And yet, with Brexit, the two camps have definitely taken each of their core values and run with them at a visceral level, not really thinking things through logically at all. And so we find those in the remain camp in a situation of almost loathing people in the leave camp. I suspect this is because their core values of fairness and justice have been mortally affronted by the result. Those who adhere to the latter for end up perplexed as to the amount of vitriol they sometimes receive, as they adhere to the other four codes, that allow them to be somewhat more tolerant of people who disagree with them (though, not always!).

The problem is that in both cases, rationality has gone out of the window. As Dominic says, both parties need to up their game in terms of proper objective arguments based on sound contextualised data to make the best decisions.

As Hayek argues, the extended order operates somewhere between instinct and reason. In recent years, many, particularly on the left, have shied away from rationality and taken refuge in instinct. This is the thing that has confused me for a while. I expected these rational, intelligent people to have the answers as to why they voted to remain, and yet they didn’t. More often than not they had nothing but, ‘You’re wrong, you’re an idiot.’ End of argument.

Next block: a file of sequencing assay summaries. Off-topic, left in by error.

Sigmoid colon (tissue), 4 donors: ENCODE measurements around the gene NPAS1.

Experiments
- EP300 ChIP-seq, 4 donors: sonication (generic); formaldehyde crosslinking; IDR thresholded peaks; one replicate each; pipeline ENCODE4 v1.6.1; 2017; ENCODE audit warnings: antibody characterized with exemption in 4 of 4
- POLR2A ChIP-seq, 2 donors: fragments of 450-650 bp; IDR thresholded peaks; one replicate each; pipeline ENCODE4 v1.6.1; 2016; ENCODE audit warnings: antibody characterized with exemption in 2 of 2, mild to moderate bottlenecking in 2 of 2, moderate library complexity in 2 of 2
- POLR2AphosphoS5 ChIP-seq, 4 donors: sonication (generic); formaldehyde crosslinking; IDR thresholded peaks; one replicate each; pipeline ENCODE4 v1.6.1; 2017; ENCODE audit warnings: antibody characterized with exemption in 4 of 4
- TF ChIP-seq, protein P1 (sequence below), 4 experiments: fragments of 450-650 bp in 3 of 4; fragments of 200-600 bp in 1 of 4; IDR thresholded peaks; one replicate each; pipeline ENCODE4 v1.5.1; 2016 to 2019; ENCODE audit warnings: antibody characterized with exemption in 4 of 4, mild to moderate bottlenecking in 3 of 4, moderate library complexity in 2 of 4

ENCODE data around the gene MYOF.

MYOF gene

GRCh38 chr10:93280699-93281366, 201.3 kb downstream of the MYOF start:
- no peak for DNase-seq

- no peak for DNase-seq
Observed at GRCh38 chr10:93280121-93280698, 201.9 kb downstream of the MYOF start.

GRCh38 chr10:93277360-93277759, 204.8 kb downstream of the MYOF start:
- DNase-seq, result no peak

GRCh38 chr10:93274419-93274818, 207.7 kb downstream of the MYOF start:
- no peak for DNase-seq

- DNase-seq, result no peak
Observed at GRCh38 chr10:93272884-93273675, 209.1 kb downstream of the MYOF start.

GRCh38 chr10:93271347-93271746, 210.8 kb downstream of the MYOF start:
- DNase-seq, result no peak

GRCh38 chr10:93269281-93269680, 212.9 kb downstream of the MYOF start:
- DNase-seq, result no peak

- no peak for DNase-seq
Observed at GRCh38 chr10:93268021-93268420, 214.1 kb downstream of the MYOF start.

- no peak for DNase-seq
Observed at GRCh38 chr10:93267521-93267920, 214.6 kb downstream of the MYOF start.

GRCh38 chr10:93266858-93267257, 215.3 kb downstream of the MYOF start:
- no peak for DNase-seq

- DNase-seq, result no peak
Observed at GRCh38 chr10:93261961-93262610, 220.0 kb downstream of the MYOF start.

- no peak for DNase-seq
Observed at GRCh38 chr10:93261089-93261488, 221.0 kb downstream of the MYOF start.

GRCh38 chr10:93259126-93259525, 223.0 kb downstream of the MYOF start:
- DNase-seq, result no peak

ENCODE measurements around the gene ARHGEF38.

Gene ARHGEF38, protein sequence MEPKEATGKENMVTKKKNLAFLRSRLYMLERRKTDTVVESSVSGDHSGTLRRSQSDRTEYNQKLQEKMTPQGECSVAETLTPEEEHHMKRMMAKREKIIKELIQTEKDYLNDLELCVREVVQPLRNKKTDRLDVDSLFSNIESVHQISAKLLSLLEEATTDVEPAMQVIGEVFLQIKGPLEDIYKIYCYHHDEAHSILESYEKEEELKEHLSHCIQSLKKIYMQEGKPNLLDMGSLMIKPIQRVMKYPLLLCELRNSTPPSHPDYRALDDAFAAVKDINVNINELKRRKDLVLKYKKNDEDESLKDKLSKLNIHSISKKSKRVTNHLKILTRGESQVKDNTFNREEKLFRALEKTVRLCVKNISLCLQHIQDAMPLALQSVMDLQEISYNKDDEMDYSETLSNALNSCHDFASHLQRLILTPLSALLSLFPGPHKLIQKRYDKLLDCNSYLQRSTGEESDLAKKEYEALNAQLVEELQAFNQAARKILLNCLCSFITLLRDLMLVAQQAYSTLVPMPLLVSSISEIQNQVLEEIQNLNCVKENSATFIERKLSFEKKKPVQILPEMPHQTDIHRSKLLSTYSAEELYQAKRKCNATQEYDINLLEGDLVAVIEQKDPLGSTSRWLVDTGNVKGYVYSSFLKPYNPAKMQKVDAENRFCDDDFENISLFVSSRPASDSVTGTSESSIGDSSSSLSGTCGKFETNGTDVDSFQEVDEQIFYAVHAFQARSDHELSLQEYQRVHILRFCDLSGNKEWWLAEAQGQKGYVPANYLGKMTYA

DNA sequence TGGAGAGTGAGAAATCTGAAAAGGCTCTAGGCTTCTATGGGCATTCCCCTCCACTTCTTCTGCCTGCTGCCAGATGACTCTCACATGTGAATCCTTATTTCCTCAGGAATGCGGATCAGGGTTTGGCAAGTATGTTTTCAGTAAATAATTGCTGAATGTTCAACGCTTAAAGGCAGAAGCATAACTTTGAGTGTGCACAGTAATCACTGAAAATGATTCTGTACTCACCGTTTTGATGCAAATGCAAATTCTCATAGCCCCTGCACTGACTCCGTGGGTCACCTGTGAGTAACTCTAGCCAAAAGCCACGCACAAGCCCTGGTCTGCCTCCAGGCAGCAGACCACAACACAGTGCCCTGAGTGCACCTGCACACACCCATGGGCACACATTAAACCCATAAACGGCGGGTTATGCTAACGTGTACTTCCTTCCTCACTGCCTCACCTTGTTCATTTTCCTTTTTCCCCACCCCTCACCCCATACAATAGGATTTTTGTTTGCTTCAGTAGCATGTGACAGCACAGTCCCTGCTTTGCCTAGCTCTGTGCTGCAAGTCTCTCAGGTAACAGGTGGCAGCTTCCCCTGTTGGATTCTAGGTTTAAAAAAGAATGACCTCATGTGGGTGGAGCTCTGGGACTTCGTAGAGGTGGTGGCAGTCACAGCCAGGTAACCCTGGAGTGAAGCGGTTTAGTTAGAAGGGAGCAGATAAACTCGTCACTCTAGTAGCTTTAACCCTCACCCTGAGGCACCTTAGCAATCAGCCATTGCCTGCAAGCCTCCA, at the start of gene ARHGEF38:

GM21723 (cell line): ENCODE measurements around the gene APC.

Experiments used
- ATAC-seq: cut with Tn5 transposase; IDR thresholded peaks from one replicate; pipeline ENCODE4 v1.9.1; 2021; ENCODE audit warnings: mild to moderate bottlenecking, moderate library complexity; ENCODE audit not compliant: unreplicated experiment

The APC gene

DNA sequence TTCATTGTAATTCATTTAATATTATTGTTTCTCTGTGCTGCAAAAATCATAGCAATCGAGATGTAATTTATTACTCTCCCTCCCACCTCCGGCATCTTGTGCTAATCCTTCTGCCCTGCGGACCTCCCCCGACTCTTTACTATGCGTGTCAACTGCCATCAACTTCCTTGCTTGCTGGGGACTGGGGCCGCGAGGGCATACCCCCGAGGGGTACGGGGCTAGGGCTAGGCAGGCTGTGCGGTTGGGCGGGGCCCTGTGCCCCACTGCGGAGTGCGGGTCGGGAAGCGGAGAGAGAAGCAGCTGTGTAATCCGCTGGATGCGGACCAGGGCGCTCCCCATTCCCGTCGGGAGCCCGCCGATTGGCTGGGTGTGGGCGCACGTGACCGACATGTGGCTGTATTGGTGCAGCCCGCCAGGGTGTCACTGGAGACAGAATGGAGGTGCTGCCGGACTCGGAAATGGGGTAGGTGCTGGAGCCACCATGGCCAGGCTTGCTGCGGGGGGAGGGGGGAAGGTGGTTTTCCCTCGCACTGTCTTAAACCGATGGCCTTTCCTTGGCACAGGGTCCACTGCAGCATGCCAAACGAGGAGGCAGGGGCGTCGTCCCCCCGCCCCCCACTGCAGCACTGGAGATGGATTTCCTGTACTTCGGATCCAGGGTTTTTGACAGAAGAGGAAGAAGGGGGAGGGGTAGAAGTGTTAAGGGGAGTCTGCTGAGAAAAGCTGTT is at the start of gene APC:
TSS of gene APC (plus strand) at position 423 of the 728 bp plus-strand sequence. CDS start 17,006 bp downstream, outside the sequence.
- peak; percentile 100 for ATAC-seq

It reminded me of a very young and naive me, in my days of being a bit of a God-botherer.

In that context, it almost feels like socialism has moved away from being the rationalist’s home to being the believer’s home. It’s become a religion. And many of the key issues of our day, including Brexit, climate change and veganism have also taken on the blind faith qualities of religion, with an anger to rival some of the fiercest fundamental Christians or Muslims.

Strangely enough, I’m writing this on the train, and have just looked up to see a headline in the Evening Standard, ‘Now to we have a nasty left to match the nasty right?’

We need to find the middle ground again, and the start of that is proper, well informed, rational debate based on the latest techniques in data modelling and forecasting. Not only that, we need to start telling some proper stories to reflect the truth in these facts and figures. Time to bring on the actuaries?

Animals

Orangutan Mother Animal Mammal
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Going back to David Eagleman’s Incognito for a moment, one of the key things that stuck out for me was a finding he refers to by the nineteenth-century psychologist William James, who was the first to get suspicious of the idea that humans were somehow better than other animals because we had fewer instincts. He felt this to be completely wrong, and instead suggested that we are more intelligent and neurologically flexible than other animals because we possess more instincts than they do.